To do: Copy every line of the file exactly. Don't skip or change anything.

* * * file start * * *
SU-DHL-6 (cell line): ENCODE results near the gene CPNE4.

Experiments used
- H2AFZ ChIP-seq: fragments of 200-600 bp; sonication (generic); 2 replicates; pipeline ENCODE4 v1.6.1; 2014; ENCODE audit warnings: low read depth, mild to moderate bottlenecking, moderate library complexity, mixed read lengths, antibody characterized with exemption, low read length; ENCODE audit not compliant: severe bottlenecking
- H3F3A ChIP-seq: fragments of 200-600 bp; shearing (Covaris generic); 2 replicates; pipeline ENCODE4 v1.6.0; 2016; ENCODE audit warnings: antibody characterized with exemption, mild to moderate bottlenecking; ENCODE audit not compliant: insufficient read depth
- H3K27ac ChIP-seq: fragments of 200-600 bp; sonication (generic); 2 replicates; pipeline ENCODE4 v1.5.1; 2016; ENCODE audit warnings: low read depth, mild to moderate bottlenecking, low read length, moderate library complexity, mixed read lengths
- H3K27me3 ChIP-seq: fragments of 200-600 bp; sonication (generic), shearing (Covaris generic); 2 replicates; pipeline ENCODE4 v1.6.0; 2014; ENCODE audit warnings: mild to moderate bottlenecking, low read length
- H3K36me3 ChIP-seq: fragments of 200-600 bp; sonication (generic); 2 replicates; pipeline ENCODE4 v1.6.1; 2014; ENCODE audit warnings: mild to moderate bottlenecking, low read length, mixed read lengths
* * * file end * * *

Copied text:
SU-DHL-6 (cell line): ENCODE results near the gene CPNE4.

Experiments used
- H2AFZ ChIP-seq: fragments of 200-600 bp; sonication (generic); 2 replicates; pipeline ENCODE4 v1.6.1; 2014; ENCODE audit warnings: low read depth, mild to moderate bottlenecking, moderate library complexity, mixed read lengths, antibody characterized with exemption, low read length; ENCODE audit not compliant: severe bottlenecking
- H3F3A ChIP-seq: fragments of 200-600 bp; shearing (Covaris generic); 2 replicates; pipeline ENCODE4 v1.6.0; 2016; ENCODE audit warnings: antibody characterized with exemption, mild to moderate bottlenecking; ENCODE audit not compliant: insufficient read depth
- H3K27ac ChIP-seq: fragments of 200-600 bp; sonication (generic); 2 replicates; pipeline ENCODE4 v1.5.1; 2016; ENCODE audit warnings: low read depth, mild to moderate bottlenecking, low read length, moderate library complexity, mixed read lengths
- H3K27me3 ChIP-seq: fragments of 200-600 bp; sonication (generic), shearing (Covaris generic); 2 replicates; pipeline ENCODE4 v1.6.0; 2014; ENCODE audit warnings: mild to moderate bottlenecking, low read length
- H3K36me3 ChIP-seq: fragments of 200-600 bp; sonication (generic); 2 replicates; pipeline ENCODE4 v1.6.1; 2014; ENCODE audit warnings: mild to moderate bottlenecking, low read length, mixed read lengths